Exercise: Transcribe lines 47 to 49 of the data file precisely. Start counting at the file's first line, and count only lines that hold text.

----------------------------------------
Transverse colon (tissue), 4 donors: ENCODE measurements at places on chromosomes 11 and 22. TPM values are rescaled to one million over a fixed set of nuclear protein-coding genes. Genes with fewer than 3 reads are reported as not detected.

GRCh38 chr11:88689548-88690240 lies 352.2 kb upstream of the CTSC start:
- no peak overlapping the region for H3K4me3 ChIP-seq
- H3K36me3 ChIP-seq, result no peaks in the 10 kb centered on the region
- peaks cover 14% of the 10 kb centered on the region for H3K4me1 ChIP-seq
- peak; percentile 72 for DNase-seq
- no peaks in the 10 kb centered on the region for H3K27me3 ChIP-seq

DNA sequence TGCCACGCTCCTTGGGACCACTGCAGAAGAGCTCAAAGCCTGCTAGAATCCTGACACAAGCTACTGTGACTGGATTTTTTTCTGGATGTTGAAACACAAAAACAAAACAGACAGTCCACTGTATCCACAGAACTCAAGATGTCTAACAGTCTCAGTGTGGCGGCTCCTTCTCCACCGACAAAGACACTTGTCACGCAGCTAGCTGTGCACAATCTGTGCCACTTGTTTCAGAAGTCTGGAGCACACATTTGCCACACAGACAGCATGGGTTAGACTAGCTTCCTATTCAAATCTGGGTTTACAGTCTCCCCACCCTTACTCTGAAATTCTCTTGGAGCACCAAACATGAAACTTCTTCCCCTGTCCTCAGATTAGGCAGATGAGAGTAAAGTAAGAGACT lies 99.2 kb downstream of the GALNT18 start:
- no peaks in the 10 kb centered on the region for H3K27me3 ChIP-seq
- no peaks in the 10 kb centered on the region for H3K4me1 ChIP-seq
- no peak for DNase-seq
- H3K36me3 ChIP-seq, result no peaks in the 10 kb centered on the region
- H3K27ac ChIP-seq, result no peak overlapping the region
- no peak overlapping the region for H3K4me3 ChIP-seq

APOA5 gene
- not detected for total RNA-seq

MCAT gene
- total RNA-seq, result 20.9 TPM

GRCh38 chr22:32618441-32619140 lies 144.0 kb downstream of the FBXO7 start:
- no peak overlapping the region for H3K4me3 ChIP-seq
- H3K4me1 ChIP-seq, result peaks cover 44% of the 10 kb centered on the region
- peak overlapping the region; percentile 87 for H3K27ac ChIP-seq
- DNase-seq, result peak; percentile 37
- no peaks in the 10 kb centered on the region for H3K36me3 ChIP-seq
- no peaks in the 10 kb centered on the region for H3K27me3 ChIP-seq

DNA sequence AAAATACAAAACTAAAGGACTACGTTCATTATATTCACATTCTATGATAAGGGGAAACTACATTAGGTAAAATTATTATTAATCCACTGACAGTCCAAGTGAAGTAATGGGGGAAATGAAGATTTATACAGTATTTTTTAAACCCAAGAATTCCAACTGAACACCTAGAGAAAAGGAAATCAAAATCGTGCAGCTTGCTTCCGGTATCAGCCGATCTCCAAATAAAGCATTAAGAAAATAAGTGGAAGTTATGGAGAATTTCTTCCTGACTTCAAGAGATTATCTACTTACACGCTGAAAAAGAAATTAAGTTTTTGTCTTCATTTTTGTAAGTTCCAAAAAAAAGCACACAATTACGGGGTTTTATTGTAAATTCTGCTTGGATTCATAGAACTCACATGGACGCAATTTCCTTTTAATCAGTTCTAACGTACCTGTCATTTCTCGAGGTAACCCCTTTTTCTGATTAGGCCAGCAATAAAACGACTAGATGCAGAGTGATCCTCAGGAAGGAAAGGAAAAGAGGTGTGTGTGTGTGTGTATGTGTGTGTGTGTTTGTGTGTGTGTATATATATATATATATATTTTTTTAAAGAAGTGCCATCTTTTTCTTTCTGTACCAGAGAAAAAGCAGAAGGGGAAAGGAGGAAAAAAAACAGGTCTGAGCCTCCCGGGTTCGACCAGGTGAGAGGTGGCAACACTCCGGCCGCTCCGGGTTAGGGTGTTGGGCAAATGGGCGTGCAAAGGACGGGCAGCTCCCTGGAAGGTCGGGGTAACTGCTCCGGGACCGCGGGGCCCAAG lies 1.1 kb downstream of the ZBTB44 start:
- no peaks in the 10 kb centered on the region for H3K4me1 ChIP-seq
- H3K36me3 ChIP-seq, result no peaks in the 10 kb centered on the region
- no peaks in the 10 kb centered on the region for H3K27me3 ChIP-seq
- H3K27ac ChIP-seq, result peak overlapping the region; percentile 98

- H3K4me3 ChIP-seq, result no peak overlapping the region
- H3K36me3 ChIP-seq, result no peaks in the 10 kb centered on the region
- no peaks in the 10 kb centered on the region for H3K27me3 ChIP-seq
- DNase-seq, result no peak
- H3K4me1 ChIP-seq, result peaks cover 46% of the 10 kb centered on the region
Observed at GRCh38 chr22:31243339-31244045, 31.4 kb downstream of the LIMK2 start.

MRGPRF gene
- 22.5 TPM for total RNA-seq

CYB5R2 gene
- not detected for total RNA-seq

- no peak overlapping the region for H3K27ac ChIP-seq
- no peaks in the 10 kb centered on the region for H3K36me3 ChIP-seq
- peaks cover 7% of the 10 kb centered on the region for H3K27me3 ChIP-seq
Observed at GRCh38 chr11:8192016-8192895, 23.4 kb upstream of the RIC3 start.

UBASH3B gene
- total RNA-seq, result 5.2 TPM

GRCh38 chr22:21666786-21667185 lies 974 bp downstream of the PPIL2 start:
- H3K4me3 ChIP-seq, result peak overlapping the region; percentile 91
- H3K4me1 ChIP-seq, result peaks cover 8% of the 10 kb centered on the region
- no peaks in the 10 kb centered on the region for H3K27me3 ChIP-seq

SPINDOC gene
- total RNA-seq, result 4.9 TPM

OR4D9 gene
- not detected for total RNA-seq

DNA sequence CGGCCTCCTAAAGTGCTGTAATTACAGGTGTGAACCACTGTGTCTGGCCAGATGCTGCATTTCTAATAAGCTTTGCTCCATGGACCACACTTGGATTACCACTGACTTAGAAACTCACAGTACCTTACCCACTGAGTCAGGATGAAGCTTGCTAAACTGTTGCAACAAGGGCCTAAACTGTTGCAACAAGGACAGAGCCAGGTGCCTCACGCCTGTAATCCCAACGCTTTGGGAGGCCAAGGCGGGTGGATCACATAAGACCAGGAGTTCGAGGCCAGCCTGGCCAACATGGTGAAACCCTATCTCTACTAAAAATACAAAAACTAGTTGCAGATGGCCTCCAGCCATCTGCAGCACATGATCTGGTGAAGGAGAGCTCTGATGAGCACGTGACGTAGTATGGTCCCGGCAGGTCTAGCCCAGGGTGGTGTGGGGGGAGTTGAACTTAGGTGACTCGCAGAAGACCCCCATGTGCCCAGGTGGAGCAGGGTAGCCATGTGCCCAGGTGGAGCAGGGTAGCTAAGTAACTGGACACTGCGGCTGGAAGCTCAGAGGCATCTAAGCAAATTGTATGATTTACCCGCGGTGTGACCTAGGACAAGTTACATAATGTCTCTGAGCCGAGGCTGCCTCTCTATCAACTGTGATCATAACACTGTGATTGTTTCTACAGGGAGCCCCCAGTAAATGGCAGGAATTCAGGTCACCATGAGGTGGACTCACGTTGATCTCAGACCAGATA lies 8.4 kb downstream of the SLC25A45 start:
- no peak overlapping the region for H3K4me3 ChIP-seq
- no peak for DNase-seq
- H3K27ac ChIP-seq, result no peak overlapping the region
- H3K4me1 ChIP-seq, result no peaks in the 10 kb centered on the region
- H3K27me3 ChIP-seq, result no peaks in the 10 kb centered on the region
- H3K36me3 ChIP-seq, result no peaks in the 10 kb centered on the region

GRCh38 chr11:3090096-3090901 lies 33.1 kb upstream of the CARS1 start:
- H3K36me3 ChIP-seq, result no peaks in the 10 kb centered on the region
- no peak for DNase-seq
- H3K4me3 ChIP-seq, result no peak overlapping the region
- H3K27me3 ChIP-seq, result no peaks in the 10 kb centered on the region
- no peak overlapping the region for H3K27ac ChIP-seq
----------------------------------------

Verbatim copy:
GRCh38 chr22:21666786-21667185 lies 974 bp downstream of the PPIL2 start:
- H3K4me3 ChIP-seq, result peak overlapping the region; percentile 91
- H3K4me1 ChIP-seq, result peaks cover 8% of the 10 kb centered on the region